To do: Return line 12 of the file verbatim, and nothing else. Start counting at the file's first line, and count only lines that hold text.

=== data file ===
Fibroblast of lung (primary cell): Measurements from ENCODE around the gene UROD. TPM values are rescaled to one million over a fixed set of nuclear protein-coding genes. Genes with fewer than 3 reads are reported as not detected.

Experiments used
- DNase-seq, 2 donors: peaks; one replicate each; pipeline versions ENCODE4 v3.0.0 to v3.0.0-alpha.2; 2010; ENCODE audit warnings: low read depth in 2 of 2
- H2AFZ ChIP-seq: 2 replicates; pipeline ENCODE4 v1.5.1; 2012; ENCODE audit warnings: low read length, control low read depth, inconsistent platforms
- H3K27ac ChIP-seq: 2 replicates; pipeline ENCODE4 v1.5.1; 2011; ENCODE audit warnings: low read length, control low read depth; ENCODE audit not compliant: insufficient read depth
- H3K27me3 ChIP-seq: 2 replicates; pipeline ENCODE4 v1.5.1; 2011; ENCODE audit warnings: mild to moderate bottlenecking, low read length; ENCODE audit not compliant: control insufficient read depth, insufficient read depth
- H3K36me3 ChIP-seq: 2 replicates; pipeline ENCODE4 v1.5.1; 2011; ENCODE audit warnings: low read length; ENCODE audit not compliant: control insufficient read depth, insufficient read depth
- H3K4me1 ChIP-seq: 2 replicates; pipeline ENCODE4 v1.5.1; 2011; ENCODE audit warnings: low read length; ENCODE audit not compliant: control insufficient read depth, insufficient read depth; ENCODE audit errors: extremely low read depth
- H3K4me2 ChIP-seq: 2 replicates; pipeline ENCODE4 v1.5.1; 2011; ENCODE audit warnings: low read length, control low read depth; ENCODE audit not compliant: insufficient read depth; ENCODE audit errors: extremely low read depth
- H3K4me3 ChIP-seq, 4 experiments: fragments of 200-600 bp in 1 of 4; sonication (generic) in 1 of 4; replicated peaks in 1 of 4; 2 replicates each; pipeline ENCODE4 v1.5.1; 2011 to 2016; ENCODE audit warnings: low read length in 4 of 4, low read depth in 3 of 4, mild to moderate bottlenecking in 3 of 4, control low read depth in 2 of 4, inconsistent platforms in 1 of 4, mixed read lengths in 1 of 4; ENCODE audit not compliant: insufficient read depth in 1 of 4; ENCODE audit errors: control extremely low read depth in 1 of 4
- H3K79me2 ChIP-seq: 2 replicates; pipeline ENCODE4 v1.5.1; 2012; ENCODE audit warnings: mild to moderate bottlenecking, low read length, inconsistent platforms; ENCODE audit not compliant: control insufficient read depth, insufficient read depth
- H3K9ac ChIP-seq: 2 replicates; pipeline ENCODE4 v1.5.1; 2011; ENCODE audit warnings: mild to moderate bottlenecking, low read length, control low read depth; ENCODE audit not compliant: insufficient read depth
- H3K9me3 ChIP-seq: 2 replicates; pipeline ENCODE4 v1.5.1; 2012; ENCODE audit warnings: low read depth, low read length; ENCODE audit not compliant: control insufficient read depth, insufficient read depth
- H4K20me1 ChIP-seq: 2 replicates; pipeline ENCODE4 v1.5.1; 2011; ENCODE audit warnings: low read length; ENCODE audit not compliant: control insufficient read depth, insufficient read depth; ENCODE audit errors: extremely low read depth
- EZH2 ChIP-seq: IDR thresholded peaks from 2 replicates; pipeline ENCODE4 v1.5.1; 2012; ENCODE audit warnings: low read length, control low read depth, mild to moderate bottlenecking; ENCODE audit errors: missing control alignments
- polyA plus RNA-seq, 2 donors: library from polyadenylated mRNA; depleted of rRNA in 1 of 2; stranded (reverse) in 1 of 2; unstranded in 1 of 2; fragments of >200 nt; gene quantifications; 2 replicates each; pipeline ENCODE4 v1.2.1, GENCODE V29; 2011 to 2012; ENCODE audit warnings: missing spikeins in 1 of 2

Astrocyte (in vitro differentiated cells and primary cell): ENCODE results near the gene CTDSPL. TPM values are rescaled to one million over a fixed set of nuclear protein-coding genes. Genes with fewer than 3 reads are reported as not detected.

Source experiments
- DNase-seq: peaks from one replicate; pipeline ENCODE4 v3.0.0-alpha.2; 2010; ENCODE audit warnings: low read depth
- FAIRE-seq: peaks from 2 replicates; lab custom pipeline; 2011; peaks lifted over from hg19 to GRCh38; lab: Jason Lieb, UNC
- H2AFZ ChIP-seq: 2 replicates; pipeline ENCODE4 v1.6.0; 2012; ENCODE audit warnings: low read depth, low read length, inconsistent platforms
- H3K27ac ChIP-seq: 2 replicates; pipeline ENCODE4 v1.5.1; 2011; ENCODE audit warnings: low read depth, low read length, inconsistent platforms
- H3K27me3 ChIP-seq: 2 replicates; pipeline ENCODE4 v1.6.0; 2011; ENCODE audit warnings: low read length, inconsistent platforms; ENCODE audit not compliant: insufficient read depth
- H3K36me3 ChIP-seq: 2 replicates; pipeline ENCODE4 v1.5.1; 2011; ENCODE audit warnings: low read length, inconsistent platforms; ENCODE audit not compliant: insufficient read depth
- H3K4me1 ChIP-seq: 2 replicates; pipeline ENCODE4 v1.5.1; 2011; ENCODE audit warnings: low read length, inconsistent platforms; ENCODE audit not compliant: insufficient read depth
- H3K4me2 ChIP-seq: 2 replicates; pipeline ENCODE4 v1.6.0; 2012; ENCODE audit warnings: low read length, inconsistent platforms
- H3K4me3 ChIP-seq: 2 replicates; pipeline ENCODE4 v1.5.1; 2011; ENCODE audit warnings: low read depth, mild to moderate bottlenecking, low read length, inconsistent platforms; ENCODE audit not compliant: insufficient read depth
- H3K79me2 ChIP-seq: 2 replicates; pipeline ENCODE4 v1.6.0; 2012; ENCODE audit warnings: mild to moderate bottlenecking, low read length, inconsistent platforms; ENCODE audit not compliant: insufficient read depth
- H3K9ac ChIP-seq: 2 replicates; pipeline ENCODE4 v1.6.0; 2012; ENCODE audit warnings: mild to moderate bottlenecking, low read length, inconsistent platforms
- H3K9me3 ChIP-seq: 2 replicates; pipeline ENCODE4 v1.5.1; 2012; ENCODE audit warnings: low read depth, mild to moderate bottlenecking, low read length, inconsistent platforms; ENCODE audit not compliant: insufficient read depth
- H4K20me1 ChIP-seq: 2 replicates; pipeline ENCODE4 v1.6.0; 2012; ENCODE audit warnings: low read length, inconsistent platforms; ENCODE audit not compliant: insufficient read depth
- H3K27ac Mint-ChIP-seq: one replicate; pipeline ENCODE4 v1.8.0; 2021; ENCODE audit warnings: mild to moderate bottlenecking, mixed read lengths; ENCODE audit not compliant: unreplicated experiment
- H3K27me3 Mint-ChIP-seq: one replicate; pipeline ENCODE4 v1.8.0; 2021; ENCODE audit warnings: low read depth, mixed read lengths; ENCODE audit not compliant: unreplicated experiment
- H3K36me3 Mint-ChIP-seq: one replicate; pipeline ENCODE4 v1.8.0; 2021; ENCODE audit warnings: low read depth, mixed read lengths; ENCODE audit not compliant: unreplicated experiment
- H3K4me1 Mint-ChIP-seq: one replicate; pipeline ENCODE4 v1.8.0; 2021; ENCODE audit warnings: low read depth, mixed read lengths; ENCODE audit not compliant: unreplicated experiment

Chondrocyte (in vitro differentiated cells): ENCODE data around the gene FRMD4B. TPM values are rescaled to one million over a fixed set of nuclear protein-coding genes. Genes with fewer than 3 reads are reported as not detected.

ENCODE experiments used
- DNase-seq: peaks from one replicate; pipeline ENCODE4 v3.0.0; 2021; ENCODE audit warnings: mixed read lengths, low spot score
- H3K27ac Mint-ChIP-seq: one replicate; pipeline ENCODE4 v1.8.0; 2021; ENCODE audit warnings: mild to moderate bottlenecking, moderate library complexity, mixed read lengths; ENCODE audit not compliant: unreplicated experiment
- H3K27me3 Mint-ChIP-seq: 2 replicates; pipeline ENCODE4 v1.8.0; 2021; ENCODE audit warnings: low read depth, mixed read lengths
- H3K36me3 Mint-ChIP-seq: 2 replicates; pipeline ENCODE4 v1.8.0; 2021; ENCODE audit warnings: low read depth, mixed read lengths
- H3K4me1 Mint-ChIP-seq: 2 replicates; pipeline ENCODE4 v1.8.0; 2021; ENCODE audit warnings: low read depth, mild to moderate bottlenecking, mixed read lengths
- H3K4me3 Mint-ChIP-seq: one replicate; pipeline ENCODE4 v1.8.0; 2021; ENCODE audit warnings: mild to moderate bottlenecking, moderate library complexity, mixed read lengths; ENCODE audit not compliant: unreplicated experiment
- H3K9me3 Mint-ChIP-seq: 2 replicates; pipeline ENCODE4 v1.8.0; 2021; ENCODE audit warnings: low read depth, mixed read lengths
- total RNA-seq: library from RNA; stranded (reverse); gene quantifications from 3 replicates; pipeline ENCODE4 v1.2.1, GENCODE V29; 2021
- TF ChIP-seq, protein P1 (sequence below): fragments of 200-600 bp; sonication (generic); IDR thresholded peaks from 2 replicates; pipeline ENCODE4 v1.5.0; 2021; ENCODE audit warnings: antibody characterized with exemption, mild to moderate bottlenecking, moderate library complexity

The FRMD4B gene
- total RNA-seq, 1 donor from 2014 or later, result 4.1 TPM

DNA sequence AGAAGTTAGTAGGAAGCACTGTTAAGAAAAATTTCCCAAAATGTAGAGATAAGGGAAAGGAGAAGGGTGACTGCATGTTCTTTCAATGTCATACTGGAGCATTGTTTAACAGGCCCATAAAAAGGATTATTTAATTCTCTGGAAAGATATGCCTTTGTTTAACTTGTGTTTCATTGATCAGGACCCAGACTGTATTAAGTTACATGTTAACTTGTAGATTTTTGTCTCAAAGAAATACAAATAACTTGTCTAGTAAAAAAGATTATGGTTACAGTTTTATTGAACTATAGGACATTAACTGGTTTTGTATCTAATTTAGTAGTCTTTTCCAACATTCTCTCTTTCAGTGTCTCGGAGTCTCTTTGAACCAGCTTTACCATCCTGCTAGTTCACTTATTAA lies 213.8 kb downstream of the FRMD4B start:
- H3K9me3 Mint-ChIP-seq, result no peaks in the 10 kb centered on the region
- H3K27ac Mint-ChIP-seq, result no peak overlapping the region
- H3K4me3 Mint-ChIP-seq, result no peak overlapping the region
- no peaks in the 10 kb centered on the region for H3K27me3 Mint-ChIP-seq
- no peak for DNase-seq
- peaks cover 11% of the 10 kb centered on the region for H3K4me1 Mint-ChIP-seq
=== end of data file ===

- H3K9ac ChIP-seq: 2 replicates; pipeline ENCODE4 v1.5.1; 2011; ENCODE audit warnings: mild to moderate bottlenecking, low read length, control low read depth; ENCODE audit not compliant: insufficient read depth